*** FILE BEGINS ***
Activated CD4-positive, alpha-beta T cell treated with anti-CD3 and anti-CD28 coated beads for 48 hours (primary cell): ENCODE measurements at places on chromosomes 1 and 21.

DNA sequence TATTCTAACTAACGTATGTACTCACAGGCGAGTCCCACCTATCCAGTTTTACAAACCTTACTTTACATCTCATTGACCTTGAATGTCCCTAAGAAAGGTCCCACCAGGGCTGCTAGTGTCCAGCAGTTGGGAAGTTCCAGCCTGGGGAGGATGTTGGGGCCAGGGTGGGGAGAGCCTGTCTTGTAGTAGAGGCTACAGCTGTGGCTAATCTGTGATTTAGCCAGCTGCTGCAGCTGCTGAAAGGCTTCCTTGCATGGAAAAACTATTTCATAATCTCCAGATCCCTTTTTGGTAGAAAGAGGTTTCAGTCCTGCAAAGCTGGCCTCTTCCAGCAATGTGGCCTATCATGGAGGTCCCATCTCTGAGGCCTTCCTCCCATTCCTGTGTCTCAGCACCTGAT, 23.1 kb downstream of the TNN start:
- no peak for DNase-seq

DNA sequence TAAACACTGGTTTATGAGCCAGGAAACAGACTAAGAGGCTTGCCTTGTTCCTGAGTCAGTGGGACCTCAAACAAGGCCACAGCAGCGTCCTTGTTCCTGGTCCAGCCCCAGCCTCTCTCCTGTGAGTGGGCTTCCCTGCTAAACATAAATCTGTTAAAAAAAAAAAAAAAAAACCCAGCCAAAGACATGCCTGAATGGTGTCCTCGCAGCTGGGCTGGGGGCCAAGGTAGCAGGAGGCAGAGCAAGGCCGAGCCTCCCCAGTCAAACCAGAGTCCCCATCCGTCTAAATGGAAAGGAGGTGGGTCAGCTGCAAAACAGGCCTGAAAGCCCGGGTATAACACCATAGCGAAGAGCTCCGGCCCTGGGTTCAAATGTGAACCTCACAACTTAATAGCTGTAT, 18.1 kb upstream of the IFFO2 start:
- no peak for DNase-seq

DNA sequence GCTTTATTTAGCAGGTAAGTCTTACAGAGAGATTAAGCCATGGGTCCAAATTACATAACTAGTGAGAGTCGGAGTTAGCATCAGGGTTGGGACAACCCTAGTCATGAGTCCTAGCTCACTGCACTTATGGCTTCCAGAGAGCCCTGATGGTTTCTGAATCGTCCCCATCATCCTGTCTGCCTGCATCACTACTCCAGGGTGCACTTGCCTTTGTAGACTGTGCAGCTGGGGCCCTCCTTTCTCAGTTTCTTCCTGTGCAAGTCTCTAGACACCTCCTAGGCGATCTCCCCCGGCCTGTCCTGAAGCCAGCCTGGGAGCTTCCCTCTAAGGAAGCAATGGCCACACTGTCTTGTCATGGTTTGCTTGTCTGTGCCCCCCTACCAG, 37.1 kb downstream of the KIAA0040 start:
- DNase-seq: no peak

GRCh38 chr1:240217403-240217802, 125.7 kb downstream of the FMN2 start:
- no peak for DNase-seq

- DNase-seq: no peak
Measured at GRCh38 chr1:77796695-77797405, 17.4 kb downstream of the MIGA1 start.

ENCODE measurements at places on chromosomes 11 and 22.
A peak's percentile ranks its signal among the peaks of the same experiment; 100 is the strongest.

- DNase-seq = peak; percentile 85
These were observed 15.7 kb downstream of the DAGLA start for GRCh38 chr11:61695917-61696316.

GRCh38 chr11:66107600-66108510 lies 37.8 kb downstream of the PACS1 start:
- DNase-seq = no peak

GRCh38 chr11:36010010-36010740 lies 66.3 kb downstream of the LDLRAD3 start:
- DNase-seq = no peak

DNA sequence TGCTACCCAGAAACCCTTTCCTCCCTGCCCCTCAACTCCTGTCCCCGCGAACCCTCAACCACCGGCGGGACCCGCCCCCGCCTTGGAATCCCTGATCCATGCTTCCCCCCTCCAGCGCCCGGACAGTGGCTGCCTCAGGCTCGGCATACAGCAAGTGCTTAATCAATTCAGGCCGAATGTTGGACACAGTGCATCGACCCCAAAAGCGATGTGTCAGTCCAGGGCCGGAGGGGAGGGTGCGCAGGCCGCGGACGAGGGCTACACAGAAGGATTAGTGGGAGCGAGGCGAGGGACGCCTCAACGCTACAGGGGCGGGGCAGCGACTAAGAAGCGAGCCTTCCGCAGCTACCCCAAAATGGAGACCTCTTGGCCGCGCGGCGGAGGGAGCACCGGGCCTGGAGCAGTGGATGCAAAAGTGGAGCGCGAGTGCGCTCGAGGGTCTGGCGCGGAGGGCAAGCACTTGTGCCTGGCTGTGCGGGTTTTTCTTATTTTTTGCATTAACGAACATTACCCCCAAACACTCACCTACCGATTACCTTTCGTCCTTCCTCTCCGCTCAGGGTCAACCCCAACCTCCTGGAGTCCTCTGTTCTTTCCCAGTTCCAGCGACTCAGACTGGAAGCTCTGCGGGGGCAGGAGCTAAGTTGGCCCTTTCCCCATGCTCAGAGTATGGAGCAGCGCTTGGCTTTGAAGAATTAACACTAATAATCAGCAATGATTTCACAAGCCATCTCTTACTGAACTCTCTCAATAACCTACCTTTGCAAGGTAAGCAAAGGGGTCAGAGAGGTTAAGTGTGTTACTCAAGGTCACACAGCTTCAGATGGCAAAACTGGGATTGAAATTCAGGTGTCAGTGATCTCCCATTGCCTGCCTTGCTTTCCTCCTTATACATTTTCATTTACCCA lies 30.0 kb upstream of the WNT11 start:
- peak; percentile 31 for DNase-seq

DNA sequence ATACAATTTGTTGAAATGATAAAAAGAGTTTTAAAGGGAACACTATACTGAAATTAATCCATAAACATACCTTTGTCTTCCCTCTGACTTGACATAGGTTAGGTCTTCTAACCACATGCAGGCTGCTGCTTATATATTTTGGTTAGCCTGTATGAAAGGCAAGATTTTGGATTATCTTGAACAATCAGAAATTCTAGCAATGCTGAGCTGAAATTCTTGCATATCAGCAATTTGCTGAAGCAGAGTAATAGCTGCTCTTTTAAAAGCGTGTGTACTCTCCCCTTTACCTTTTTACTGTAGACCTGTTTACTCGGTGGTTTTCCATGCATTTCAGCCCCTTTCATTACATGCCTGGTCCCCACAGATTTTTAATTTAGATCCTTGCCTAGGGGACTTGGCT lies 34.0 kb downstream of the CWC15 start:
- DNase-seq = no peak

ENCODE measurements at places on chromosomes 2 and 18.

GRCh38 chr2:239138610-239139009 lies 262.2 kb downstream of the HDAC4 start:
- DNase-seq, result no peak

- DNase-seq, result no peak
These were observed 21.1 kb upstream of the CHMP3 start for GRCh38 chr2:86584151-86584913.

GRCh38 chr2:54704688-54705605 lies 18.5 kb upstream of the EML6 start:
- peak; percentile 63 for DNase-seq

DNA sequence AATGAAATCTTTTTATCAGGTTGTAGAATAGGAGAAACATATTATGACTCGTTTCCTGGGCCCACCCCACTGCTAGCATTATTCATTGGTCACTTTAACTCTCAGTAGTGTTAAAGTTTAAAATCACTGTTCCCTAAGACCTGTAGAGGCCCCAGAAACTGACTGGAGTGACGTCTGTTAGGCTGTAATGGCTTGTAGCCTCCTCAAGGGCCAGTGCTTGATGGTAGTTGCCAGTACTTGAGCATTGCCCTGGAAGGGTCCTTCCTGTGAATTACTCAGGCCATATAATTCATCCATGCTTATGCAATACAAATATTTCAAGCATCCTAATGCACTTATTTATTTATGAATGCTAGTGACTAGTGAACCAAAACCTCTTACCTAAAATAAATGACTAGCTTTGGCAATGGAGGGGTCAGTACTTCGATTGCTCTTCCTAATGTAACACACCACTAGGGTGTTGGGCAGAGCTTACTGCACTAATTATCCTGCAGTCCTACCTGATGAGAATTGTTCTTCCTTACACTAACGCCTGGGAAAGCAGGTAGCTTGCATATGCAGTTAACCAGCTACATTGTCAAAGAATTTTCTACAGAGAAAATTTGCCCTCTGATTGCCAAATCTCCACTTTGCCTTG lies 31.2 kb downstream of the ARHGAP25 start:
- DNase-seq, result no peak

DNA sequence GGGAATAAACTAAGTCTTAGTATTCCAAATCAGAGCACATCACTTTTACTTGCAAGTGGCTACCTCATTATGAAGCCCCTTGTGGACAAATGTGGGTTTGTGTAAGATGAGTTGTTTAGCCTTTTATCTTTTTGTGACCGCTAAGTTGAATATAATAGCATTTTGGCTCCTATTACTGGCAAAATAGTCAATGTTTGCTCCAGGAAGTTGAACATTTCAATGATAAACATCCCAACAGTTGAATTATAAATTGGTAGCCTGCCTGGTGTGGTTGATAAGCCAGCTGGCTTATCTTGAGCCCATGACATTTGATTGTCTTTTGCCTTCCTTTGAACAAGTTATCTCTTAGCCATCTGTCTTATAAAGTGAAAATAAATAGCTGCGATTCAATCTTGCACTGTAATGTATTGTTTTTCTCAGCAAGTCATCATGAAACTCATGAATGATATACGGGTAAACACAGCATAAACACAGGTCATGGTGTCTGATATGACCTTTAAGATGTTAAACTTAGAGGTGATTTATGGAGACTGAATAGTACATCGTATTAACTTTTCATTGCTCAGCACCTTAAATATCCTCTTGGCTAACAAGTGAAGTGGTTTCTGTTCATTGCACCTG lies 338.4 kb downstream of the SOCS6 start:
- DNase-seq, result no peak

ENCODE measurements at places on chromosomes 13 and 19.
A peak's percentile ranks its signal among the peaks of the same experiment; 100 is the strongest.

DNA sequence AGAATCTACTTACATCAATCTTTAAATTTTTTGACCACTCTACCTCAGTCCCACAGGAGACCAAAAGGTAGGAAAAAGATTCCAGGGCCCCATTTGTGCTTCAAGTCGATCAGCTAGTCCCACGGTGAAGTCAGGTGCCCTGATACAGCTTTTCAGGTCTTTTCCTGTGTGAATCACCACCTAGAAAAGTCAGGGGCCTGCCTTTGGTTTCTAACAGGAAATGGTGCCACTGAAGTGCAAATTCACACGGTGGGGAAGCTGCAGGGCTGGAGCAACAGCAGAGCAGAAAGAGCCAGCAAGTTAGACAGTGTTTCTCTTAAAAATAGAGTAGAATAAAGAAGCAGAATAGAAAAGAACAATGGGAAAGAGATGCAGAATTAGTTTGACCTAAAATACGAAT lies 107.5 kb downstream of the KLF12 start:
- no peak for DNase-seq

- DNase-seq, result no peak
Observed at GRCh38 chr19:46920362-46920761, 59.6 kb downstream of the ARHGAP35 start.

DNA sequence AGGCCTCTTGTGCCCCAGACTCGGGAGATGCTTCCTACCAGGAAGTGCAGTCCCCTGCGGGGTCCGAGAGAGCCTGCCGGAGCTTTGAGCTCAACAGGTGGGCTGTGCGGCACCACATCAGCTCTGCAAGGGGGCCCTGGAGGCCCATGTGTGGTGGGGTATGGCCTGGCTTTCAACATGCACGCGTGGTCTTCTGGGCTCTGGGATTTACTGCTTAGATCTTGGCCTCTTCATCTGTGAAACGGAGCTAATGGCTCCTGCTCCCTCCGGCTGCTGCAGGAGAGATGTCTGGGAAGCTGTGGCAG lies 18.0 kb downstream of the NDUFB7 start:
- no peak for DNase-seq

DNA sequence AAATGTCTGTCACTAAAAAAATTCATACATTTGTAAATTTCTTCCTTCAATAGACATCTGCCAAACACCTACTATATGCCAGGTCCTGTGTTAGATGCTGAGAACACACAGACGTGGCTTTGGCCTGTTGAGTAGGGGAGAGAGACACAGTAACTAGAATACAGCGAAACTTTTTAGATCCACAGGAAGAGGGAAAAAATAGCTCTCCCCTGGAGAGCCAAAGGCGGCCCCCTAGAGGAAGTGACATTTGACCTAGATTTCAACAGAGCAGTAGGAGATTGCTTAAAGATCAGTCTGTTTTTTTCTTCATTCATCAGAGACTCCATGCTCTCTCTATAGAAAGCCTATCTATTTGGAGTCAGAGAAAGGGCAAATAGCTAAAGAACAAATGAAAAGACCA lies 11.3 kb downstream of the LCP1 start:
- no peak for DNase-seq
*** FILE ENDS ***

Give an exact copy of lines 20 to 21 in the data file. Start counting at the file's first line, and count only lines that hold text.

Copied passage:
DNA sequence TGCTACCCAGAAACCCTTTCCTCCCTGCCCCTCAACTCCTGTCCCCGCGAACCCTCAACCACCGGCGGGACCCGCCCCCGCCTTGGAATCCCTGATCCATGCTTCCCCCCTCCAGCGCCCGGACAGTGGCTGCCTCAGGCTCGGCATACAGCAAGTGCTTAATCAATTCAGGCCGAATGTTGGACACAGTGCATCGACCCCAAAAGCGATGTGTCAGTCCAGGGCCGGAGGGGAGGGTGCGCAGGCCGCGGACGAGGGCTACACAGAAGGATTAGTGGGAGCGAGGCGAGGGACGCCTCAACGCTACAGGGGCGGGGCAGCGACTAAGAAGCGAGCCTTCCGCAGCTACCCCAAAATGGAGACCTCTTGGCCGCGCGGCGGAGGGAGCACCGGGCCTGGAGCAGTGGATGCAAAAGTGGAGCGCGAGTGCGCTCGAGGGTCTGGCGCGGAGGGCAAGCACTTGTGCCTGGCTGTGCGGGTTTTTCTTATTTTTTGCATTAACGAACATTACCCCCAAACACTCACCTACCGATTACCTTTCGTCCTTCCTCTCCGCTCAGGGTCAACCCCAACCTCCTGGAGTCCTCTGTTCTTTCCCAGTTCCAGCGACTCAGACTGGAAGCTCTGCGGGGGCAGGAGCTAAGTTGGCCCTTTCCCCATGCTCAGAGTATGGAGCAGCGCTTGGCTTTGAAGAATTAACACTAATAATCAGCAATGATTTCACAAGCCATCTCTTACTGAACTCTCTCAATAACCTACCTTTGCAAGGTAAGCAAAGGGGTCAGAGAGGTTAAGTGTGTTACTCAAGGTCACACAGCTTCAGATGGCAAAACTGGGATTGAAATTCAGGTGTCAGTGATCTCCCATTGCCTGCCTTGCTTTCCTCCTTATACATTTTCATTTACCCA lies 30.0 kb upstream of the WNT11 start:
- peak; percentile 31 for DNase-seq